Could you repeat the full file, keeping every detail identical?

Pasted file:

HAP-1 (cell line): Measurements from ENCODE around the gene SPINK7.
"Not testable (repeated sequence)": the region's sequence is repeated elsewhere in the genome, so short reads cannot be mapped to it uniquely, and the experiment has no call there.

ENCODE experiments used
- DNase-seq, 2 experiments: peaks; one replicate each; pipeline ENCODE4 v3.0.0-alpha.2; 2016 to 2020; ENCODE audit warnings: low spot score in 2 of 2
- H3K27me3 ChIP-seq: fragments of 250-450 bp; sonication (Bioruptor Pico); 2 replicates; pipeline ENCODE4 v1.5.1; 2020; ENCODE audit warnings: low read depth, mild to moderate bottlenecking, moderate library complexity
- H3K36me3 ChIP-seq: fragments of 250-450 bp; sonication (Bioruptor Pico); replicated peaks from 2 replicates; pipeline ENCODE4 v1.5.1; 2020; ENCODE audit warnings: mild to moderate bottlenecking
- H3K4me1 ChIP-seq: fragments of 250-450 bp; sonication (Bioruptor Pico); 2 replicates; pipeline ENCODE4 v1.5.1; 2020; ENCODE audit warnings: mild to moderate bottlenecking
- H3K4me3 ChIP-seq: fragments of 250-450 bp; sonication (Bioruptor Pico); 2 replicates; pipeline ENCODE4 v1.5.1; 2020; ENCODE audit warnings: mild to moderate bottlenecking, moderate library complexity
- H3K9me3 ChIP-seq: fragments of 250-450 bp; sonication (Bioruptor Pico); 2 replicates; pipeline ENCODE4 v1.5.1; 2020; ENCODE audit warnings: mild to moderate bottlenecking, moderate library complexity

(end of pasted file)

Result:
HAP-1 (cell line): Measurements from ENCODE around the gene SPINK7.
"Not testable (repeated sequence)": the region's sequence is repeated elsewhere in the genome, so short reads cannot be mapped to it uniquely, and the experiment has no call there.

ENCODE experiments used
- DNase-seq, 2 experiments: peaks; one replicate each; pipeline ENCODE4 v3.0.0-alpha.2; 2016 to 2020; ENCODE audit warnings: low spot score in 2 of 2
- H3K27me3 ChIP-seq: fragments of 250-450 bp; sonication (Bioruptor Pico); 2 replicates; pipeline ENCODE4 v1.5.1; 2020; ENCODE audit warnings: low read depth, mild to moderate bottlenecking, moderate library complexity
- H3K36me3 ChIP-seq: fragments of 250-450 bp; sonication (Bioruptor Pico); replicated peaks from 2 replicates; pipeline ENCODE4 v1.5.1; 2020; ENCODE audit warnings: mild to moderate bottlenecking
- H3K4me1 ChIP-seq: fragments of 250-450 bp; sonication (Bioruptor Pico); 2 replicates; pipeline ENCODE4 v1.5.1; 2020; ENCODE audit warnings: mild to moderate bottlenecking
- H3K4me3 ChIP-seq: fragments of 250-450 bp; sonication (Bioruptor Pico); 2 replicates; pipeline ENCODE4 v1.5.1; 2020; ENCODE audit warnings: mild to moderate bottlenecking, moderate library complexity
- H3K9me3 ChIP-seq: fragments of 250-450 bp; sonication (Bioruptor Pico); 2 replicates; pipeline ENCODE4 v1.5.1; 2020; ENCODE audit warnings: mild to moderate bottlenecking, moderate library complexity